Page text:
Agency: BBH. Year: 1992.
Art Director: Martin Galton. Writer: Will Awdry.
Photographer: Richard Avedon.
Agency: BBH, Year: 1992, Art Director: Martin Galton, Writer: Will Awdry, Photographer: Richard Avedon
This blog is about celebrating and analysing great design and advertising. In each post I’ll discuss what makes the featured work great. It’ll be tough to not use up all my superlatives with this offering though. It’s one of the best print campaigns I’ve ever seen. Why?
For a start they’re double page spreads. Clearly more than twice as powerful as a single page. Although I’d be surprised if any of our media buying chums have a chart for that.
This campaign for Levi’s is so ahead of the curve, it even failed to get into the D&AD Annual.
But of course inordinately misguided D&AD jurors were the least of the team’s worries. I can think of a client criticism for every element in this ad. The headline isn’t legible. The type looks ugly. And it isn’t specified in the brand guidelines. The product isn’t shown clearly. Or in colour. The models aren’t aspirational enough and they don't look happy. And wait for it... the logo is way too small and in a weird place.
Refreshing isn’t it? To see two fingers raised so gloriously to the mind-numbing, arse-covering, suicidal timidness many of us have to patiently argue against every single day.
And how ironic that each and every one of those predictible client ‘mandates’, naively intended to make the ad work ‘harder’ would actually make it less effective, by incrementally turning it into something clichéd and ignorable.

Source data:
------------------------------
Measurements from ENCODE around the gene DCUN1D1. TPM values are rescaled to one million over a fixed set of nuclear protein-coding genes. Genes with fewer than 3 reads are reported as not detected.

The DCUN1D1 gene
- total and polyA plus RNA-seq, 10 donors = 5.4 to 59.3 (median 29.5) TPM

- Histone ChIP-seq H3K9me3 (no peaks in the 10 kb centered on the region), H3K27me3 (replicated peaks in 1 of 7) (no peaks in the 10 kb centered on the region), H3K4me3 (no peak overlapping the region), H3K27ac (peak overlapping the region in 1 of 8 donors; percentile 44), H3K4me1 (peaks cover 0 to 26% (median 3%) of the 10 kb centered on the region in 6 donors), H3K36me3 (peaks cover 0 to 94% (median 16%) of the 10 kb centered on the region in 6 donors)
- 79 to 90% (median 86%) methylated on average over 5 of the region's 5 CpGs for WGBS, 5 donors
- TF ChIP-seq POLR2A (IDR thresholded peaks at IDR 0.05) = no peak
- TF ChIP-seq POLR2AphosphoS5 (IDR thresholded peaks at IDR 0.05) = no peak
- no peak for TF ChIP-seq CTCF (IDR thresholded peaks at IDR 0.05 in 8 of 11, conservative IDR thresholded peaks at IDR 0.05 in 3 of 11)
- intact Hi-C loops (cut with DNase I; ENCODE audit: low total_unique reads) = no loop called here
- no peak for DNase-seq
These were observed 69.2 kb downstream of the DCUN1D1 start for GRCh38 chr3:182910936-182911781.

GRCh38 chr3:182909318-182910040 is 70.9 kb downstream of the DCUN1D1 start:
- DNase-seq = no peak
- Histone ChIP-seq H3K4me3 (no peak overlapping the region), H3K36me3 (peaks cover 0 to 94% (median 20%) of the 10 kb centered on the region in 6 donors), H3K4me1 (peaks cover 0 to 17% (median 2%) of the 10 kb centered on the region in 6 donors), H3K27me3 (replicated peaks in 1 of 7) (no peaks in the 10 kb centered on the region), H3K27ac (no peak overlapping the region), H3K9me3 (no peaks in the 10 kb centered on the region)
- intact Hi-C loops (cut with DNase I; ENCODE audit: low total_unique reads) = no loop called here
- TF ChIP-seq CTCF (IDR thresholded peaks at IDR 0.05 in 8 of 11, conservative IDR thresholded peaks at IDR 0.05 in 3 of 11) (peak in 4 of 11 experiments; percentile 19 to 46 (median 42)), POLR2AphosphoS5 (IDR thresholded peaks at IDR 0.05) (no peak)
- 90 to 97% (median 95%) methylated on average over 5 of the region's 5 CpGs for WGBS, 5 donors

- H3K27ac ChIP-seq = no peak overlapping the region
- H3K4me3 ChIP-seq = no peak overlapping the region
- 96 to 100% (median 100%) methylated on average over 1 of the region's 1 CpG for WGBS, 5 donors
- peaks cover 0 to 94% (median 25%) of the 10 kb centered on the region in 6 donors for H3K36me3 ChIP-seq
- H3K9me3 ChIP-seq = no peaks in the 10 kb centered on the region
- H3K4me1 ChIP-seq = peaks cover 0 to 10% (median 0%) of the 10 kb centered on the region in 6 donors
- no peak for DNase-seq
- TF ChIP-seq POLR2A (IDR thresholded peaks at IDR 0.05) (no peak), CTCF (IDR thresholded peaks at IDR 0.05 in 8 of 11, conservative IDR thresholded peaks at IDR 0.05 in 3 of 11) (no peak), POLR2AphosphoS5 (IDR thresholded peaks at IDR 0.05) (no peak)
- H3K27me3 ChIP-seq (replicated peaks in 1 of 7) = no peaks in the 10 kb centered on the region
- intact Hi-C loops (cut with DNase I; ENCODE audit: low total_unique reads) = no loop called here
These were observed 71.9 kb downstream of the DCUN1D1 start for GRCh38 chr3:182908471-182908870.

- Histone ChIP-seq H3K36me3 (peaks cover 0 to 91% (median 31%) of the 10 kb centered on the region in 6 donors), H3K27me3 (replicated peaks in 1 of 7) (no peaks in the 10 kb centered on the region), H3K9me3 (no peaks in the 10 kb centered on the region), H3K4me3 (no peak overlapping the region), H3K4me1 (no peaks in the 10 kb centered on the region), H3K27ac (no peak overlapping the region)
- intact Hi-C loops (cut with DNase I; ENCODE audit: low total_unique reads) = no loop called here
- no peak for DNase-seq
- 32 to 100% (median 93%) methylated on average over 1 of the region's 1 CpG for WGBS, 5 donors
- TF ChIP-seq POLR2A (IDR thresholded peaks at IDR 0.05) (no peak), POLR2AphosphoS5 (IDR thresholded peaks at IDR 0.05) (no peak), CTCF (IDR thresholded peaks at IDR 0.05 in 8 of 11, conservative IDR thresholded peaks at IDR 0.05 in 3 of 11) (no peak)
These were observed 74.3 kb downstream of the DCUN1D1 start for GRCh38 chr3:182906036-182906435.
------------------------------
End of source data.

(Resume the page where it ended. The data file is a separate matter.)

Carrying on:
You see, unlike 99.99% of all ad campaigns, I actually believe this one. It’s based on a great insight. An undeniable product truth. And it’s then visually dramatised about as well as it possibly could be.
It takes great skill to make the type look that bad. And real.
And the photography is sublime. By Richard Avedon, inspired by his American West series. A supremely appropriate style for the ad. And the reason the people in the ads don’t look like models is because they aren’t models. There’s a plumber, a welder and a fisherman. And they’re wearing their own Levi’s. Obvious really when you think about it. But how many other jeans ads do that? And do we really need to see any more of the product? No. I think we all know what a pair Levi’s looks like.
The reader either cares about this communication or they don’t. A bigger logo won’t make them care any more. In fact a smaller logo may actually make them care more. Because it’s confident. And less patronising. And cooler. And less like a bloody ad.
Now I’m starting to rant. Better stop. I’m all out of superlatives anyway.